By Dustin Cabeal
Ultraman is exactly what I wish DC had done with The New 52 or what Marvel started doing with their Ultimate line of books. The story keeps what came before it, but has flashed forward to a world that’s just starting to get and understand Ultraman once more. He’s not going large and fighting a new monster every week, but instead, he’s still learning how to control his power that’s buried deep inside him.
What continues to be enjoyable about this world and the story is the slow pace in which old ideas and villains are added back to the story. It’s the opposite of something like Ultimate Spider-man in which villains would be introduced over six issues, sometimes longer and then slowly it was four, then two, then it could happen in a single issue, and it just stopped meaning anything to the world. Ultraman is the ultimate slow burn because it won’t sacrifice the story or the character development just to get to something new in the story.
This volume is split in two as a major arc is closed out and another is started. The fight continues, and while it’s not the most intense fight, it does feel as if all the characters are fighting to the death. Shinjiro levels up in many ways, and it changes the story going forward. It also changes the pacing of his character development which is the biggest consequence to come from the fight. Otherwise, we learn a bit more of the political drama going on, but not enough to have a full understanding of what the characters are up against.
The action and the drama are very well balanced. Just when you want more fighting, it eases back and leaves you waiting for the next punch. The same is true of the drama, just when you think you’re learning enough, the scene changes leaving you waiting to fill the gaps in. The writing is as strong as the artwork which is saying plenty.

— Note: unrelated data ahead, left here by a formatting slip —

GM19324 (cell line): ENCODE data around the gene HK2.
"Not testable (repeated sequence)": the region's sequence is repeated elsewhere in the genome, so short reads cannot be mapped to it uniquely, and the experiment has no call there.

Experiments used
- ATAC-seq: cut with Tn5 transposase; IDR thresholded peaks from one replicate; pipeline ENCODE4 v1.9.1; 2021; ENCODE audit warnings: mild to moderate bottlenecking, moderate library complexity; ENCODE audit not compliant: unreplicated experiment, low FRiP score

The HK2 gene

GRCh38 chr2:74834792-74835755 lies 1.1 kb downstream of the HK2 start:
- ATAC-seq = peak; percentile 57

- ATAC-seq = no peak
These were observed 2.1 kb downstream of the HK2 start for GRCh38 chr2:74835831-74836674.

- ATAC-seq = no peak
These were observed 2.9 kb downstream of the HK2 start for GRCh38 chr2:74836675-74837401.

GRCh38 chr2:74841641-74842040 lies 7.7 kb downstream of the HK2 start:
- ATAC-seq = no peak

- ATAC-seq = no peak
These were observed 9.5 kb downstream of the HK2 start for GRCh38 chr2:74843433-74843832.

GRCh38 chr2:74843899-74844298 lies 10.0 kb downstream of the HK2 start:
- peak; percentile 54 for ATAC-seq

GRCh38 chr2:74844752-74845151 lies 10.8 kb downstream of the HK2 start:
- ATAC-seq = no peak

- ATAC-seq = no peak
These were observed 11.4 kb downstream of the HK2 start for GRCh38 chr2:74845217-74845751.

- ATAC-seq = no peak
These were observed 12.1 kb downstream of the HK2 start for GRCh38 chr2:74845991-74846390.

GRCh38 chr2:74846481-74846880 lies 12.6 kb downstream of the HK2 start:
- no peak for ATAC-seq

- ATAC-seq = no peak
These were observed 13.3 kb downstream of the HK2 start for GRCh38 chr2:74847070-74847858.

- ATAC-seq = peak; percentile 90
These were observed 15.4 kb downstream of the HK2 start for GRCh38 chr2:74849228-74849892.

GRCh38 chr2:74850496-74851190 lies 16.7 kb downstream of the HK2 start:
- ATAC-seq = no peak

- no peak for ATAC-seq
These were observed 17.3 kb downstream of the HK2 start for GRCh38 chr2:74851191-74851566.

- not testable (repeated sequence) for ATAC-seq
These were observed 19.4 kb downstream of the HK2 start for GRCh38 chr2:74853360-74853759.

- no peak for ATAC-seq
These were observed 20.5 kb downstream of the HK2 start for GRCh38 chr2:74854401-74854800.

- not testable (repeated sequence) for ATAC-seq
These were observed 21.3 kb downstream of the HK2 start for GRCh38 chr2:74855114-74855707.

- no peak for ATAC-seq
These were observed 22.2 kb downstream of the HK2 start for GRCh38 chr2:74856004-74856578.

Why? Because the artwork is phenomenal. It’s not just good for manga standards either; it’s good period. I don’t think any sane person would look at Ultraman and not being impressed by what Eiichi Shimizu and Tomohiro Shimoguchi are doing in the series. The only part that felt weak in this volume was the fighting because at one point it became confusing about who was fighting who. A lot of these character dress similarly and with it being in black and white you have to look at the details to know just who is talking. Not a big deal since I love staring at the art, but it does pull you out of the reading.
It does seem like this volume ends awkwardly. It happens in manga a lot when compiling a trade. While it works well enough, it ultimately ends up leaving you with way too many questions about what you just read. We’ll just have to wait until the next volume to understand more. Otherwise, this is yet another great addition to the new Ultraman series from Viz.
Ultraman vol. 8
Creators: Eiichi Shimizu, Tomohiro Shimoguchi
Publisher: Viz/Viz Signature